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A Last-Minute Gift

The MAF Cessna Caravan landed at the Vanga airstrip in the western Democratic Republic of the Congo (DRC). I disembarked and wondered what I would accomplish here since I’d only have an hour on the ground, and I didn’t have a plan.

But God already had something in mind for my last visit to a remote village in the western part of the country.

Normally, I work at MAF headquarters as a writer. But I was here visiting our programs in the DRC for the first time, along with MAF’s video producer, Lem Malabuyo, to do interviews with our partners and staff. We had previously developed a list of subjects to interview. Since schedules and flights could easily change, we went with open hands, willing to accept whatever the Lord made available to us.

Our initial plan to interview a medical missionary couple at the Vanga Evangelical Hospital didn’t work out, as they were out of the country. Still, we were happy to tag along on this training flight for one of the pilots who needed to be checked-out at Vanga.

Once we landed, Lem went off to set up on the side of the airstrip to film the training flights (aka takeoffs and landings). As I started walking away from the airplane, a woman approached. One of the pilots introduced me to Marta Klein, an expat medical missionary.

The MAF Caravan in Vanga, DRC. Photo by Lem Malabuyo.

She told me a bit of her history and how she serves in the northwest part of the country with the Congo Covenant Church, as well as at the hospital in Vanga. She’s trained as a physician’s assistant and focuses on nutrition and continuing education for local doctors and nurses.

MAF had flown her and two nurses from Kinshasa to Vanga the previous week so they could teach nurses at the Vanga hospital the “Helping Babies Breathe” class for resuscitating newborns.

The name of the course was familiar to me from past stories I’d worked on.

“Are the nurses here now?” I asked her.

“Yes,” she said, pointing toward the hangar building.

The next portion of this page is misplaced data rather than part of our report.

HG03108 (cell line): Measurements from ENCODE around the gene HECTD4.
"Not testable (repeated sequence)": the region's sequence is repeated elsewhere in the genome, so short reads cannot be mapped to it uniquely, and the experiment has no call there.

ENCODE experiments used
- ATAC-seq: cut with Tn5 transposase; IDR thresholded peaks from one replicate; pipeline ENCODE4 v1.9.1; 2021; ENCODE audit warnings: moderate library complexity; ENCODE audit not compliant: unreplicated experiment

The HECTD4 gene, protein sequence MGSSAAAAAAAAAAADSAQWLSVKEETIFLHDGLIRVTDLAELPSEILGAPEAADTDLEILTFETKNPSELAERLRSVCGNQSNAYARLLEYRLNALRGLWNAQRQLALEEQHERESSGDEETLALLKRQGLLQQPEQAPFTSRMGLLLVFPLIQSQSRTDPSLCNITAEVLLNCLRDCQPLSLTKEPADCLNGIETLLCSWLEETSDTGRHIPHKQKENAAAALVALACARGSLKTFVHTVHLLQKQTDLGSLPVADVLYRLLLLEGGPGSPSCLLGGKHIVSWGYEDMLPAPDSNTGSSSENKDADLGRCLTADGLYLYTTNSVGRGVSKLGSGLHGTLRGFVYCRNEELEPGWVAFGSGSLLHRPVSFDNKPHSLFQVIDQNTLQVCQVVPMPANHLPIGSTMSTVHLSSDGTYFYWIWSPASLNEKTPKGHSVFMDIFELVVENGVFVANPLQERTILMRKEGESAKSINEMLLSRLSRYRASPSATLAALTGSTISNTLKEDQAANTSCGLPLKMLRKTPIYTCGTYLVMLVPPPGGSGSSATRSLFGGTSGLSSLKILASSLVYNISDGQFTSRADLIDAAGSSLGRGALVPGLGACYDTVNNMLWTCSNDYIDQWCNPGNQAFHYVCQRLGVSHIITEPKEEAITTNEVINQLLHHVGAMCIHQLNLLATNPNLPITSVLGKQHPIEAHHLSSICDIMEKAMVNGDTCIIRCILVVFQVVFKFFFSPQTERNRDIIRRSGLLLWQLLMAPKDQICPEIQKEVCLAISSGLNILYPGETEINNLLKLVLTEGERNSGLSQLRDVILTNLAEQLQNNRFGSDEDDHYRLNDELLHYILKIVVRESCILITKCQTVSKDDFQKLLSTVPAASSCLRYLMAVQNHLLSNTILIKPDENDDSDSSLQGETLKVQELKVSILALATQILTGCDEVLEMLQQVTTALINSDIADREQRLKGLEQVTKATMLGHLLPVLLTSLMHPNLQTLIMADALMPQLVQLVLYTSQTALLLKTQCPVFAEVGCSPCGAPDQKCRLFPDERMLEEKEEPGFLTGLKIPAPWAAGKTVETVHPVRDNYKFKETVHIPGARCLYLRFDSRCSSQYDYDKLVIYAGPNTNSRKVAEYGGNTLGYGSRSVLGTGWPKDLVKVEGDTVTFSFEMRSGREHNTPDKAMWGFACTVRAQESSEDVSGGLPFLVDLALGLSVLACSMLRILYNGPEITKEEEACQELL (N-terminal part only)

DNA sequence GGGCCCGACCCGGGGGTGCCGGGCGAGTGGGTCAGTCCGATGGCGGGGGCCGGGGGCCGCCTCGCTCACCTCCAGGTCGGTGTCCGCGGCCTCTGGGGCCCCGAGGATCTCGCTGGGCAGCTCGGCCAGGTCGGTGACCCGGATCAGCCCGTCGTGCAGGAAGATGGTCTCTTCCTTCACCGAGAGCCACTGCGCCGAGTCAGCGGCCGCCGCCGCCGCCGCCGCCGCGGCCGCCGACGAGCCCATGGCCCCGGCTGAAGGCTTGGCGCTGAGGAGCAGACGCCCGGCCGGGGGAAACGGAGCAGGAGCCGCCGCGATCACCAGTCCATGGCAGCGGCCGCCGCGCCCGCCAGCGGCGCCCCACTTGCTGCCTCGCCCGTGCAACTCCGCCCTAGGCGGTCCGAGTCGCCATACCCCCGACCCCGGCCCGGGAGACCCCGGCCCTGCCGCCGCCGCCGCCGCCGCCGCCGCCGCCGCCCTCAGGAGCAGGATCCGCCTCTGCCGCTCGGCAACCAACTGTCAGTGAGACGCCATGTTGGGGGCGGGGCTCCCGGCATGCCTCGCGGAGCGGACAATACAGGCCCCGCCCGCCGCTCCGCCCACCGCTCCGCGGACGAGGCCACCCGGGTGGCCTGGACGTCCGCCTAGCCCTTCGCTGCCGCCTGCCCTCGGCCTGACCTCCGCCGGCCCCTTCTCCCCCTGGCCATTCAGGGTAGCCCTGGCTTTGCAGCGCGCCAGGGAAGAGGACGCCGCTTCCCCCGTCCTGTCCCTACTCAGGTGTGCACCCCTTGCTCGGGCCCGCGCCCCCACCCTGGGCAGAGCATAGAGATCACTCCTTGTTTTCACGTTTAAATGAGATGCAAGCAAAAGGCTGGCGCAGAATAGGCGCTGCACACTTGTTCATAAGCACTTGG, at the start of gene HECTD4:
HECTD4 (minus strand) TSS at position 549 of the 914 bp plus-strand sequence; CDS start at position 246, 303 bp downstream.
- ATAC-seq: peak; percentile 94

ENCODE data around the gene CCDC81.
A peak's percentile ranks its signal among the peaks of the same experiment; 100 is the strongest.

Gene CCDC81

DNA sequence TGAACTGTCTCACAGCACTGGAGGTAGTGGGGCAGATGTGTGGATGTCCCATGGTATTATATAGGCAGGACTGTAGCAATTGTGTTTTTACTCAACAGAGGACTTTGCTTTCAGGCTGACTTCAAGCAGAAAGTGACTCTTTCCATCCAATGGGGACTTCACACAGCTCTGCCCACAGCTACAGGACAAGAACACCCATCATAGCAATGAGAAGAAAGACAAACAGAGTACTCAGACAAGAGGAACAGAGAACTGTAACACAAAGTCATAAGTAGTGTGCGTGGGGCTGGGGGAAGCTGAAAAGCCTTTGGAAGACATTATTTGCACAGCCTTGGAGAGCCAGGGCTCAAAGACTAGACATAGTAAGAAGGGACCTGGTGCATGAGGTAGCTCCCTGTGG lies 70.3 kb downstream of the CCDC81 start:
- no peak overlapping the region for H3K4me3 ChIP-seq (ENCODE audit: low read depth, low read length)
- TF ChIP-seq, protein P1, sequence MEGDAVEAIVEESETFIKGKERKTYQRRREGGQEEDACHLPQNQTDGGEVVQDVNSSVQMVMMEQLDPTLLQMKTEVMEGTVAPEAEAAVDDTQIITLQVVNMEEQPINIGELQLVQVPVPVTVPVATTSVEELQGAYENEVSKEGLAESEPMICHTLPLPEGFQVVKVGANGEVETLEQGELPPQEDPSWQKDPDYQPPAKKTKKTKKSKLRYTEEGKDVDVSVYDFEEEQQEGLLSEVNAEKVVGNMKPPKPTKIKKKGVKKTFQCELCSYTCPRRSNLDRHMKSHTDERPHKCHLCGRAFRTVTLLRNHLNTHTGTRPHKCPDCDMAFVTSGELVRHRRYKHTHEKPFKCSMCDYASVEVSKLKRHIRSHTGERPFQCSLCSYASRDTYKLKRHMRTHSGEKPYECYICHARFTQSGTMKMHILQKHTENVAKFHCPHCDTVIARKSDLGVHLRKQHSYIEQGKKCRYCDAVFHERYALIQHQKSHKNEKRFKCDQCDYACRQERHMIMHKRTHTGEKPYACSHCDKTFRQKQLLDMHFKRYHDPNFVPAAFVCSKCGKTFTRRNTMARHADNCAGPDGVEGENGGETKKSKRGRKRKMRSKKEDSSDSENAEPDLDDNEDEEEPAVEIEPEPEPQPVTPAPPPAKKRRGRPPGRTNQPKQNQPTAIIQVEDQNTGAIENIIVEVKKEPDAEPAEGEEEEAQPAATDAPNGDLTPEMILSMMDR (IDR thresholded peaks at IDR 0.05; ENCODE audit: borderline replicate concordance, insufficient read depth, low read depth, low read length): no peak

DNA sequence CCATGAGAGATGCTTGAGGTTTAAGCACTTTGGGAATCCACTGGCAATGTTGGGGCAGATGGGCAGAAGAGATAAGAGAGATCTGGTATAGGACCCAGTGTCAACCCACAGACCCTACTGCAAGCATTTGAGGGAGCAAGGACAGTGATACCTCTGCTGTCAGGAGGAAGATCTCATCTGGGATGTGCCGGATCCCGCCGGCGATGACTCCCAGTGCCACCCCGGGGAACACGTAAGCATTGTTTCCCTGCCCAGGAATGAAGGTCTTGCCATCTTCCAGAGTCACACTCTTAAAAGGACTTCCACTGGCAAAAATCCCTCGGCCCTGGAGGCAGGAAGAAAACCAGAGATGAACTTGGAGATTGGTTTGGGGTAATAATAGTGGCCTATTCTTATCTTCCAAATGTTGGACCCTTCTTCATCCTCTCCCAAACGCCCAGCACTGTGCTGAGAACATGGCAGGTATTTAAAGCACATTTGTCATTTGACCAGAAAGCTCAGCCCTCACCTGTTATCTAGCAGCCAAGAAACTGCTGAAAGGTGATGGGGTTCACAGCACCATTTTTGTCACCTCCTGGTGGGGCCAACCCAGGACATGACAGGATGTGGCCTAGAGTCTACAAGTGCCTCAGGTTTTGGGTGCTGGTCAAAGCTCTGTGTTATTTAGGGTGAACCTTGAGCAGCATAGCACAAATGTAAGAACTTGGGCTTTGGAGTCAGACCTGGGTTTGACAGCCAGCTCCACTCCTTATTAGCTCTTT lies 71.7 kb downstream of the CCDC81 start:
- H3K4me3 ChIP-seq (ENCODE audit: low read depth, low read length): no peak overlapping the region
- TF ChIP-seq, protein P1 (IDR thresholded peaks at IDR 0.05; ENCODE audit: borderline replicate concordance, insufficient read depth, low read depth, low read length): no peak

She mentioned they were waiting for their MAF flight. Turns out they would be on the return flight to Kinshasa with us! I told her I’d like to talk with them, so we headed in their direction.

Marta introduced me and explained what I was doing in the DRC, and that I had some questions for them.

One of the men agreed to speak and Marta served as translator, since he spoke Lingala.

I asked how many people they had trained over the past week.

“We came to do the training with six people beforehand,” answered Alphonse NDOMBE, an obstetrical nurse, sonogram technician, and a teacher at a nursing school. “We have a method called Train the Trainers, where we trained six people and then those six people will train six more people. So we have trained a total of 12 this last week.

“We do the training in groups of two, so they will be able to go out and train the rest of the doctors and nurses that are in the Vanga Health Zone.”

“Has he flown with MAF other times for this work?” I asked.

“We were able to use MAF to work with the Paul Carlson partnership,” he said. “We got on the plane in Gemena and we flew to Wasolo, and we did another training there.”

I recognized the organization he mentioned, and when he said Wasolo, something clicked in my mind. I had written a story about that a few years back …

“Was this when they had run out of a special gel for the umbilical cord?” I asked.

“It was,” Marta said. “We were having difficulty obtaining that medication. And then we were able to get it right at the end of the trip.”

Suddenly, I realized I was with the people who had a part in that earlier story. I was so excited that I may have hopped up and down a few times (well, truthfully, I did).

Marta explained to them why I was jumping. They seemed to understand and shared in my joy with a chuckle or two.

But really, it was just one of many times on this visit to the DRC where God surprised me with an unexpected gift like this one.

Left to right: Alphonse NDOMBE, Marta Klein, Jennifer Wolf, and Jonas BWAZU. Photo by Lem Malabuyo.

When I asked what they had accomplished on the Wasolo trip, Alphonse replied:

“Since we did the training, and they [the doctors and nurses] were using the chlorhexidine gel and following the protocol we taught, they were able to reduce the neonatal mortality rate in that region.”

After the chat with the nurses, Marta shared with me how MAF helps them reach Vanga, which otherwise could take up to 15 hours or more by road.

“We’re very grateful for MAF offering their services to fly from Kinshasa to Vanga, because it only takes one hour and 15 minutes,” Marta said. “It’s much more convenient, and I feel it is much safer because there are so many accidents that happen on the road. And not just accidents, but also there’s a risk of getting robbed or worse.”

When asked if she had a message for MAF’s supporters, Marta said, “I really want to thank people who donate to this ministry … It’s life-changing, it’s lifesaving, and it’s time-saving as well for missionaries and local people.”


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